If you have a Web site that you regularly update, it's well worthwhile advertising the fact in your newsletter. This will give it the exposure it needs so that it can start making you money.
So let's take a look at the other sections and inclusions that will make your newsletter a success.
USP and Guarantee
Two things that you should consider including in your newsletter are your Unique Selling Proposition (USP) and any guarantees you offer. Your USP is the one thing that is truly different about you, or at least the one thing you can promote as being different.
A successful USP should be:
Exciting to your target market.
Something that will have your customers telling their friends about it.
Something that can't be easily copied.
A lot of business owners wonder why they need a uniqueness at all. Shouldn't there be room for dozens of "me-too" businesses? The fact is, there isn't, and the "me-too" businesses will ultimately go to the wall.
If you don't have an existing USP, you'll need to find one. Start by listing everything you do that could be considered even a little bit unique. These points don't have to be earth shattering; they just need to be different enough to stand out.
To get you started, here's a list of some possible USPs you could adopt:
You sell a higher quality product or service, and you can specifically show how it benefits the customer in a meaningful way.
You provide better customer service and you can easily explain and promote why you're better.
You offer a better or longer guarantee and you have it written down.
You offer more choice/selection/options, and this is something people want and always look for.
You offer a trade-in program and no one else does.
You serve a specific (yet sizable) demographic group that is overlooked by most competitors.
You offer a better or more generous bonus points or loyalty club system and your product or service is at least as good.
You have the best after-sales service, and this is something you can explain to people easily when they buy.
Your product or service has unique features people care about.
You offer attractive products or services no one else does.
You have a "special ingredient."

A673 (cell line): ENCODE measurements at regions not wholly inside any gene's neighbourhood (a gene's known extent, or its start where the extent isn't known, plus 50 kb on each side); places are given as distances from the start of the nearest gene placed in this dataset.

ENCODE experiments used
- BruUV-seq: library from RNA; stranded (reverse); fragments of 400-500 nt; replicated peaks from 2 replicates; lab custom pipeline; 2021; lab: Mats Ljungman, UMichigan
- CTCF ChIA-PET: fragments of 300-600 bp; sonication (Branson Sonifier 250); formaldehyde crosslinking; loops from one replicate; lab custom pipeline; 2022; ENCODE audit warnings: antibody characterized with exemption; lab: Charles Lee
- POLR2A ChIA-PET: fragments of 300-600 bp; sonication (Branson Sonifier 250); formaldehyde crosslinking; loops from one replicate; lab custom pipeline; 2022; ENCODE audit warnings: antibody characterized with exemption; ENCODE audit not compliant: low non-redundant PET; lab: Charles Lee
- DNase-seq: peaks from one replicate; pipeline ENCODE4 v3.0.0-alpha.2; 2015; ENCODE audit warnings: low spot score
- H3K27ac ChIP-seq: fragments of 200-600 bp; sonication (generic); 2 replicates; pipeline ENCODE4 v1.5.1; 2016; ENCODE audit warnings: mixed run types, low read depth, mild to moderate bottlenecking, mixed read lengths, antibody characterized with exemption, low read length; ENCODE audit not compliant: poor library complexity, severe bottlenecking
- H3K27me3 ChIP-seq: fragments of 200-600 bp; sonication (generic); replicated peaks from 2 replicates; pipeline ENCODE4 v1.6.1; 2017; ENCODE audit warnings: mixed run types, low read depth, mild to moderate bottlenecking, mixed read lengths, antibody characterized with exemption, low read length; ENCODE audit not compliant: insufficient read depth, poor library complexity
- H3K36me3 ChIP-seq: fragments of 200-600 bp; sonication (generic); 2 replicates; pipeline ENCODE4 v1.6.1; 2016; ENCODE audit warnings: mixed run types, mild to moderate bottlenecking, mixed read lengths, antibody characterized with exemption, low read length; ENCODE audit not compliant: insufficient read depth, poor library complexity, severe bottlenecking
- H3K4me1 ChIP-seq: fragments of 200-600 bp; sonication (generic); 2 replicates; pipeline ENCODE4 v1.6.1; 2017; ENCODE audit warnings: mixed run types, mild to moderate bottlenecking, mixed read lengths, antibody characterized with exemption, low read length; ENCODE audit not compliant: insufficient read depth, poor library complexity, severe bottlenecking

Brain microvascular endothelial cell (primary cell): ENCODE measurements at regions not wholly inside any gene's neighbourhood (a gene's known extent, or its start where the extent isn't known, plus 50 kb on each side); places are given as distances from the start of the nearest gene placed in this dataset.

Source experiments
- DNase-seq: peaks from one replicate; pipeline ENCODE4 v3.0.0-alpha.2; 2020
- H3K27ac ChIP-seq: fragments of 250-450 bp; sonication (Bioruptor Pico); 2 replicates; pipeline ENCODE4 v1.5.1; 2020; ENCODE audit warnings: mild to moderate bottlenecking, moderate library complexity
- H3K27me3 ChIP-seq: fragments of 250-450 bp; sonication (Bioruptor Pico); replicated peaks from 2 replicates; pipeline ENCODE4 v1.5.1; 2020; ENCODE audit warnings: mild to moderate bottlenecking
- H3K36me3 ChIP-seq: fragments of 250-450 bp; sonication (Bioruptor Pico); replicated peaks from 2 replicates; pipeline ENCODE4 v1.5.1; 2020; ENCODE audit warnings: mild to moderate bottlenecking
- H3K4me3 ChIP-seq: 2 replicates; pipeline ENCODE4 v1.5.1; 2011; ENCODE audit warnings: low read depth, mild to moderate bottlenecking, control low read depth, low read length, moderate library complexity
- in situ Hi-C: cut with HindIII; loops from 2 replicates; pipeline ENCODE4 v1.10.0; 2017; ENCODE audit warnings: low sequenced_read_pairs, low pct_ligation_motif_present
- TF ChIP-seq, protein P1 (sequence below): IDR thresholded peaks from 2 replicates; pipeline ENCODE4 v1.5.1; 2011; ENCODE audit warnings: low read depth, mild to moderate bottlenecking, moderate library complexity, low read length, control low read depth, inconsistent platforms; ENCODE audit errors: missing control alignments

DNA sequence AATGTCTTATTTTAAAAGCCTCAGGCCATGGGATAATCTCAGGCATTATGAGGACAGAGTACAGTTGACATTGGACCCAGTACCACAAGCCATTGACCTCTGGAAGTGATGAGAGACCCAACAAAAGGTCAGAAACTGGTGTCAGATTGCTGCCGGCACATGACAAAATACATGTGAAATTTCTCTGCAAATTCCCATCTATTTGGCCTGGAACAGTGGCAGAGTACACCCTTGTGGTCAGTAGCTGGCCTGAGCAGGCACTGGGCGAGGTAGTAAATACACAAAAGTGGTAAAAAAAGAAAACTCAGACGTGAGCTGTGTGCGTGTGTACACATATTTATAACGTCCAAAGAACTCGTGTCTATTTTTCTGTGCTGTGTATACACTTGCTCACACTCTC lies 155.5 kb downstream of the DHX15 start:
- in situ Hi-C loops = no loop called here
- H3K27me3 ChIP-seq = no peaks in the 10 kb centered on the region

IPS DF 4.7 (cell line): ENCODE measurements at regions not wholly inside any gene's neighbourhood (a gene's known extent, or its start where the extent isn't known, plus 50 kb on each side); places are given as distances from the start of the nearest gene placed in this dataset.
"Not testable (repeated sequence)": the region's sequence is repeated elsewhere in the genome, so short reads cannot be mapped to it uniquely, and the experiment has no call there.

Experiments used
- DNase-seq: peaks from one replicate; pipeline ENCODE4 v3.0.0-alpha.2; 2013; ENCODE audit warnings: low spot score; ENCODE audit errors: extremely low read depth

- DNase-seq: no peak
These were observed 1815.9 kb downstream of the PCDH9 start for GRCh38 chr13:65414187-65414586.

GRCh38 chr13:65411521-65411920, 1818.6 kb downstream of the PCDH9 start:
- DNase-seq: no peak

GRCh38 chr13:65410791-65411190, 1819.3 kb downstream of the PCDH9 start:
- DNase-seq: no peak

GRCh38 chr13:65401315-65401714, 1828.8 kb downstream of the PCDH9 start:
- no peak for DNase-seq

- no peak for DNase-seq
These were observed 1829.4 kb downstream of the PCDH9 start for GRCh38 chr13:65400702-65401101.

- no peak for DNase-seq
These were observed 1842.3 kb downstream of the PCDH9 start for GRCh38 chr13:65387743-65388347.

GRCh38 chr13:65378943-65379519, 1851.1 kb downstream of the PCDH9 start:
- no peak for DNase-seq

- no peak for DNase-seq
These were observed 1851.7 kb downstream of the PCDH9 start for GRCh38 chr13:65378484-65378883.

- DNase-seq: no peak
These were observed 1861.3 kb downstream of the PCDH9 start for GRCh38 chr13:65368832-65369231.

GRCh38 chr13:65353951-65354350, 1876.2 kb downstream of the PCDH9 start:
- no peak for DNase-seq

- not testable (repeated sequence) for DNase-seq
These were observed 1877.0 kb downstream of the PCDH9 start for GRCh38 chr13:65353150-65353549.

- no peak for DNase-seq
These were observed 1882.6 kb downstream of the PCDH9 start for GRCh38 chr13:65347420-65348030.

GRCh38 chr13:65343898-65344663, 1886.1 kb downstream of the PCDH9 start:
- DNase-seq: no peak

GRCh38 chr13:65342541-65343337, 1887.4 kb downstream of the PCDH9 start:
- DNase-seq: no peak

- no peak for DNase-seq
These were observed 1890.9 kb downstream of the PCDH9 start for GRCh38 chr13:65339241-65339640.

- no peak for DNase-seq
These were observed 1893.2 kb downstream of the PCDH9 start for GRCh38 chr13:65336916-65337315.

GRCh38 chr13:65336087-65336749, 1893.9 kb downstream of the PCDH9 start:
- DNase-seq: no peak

You install and deliver for free.
These are just a few examples of unique, salable points. If you think hard enough about it, you're sure to find something you are currently doing that is unique. It's also possible you'll discover something you should be doing that would make you unique.
Basically, your uniqueness comes from one of seven areas: quality, price, service, delivery, speed, convenience, and experience. Regardless of what it is, you need to promote it at every available opportunity, and there's no better place to start than with your newsletter.
Your Very Own Newspaper
One of the things many people don't consider when they're producing their own newsletter is that it really is their very own newspaper. Now it's obviously not going to be considered a daily paper, nor even a weekly or monthly publication. But the rules for producing your newsletter are the same as those for a paper.
For starters, your newsletter should have an exciting lead story. Now it's not going to be about politics or scandal, but it does need to generate interest. This is important because if you don't get people interested in what you've got to say with your very first story, you won't get them reading on.
Now there are many ways to get off to a fast start, article-wise. Look through the stories you want to run with for each issue, take the one you think most people will be interested in, and lead with that. Hit them straight up with a powerful, curiosity-provoking headline, and keep them going from there.
Remember that while your newsletter has some distinct similarities to a newspaper, you should only ever talk about things that are relevant to your business, or of interest to your readers. Don't try to report on things that have no relevance. Always remember that the main aim of your newsletter is to make sales.
Excerpted from INSTANT REPEAT BUSINESS by BRADLEY J. SUGARS. Copyright © 2006 by Bradley J. Sugars. Excerpted by permission of The McGraw-Hill Companies, Inc..
All rights reserved. No part of this excerpt may be reproduced or reprinted without permission in writing from the publisher.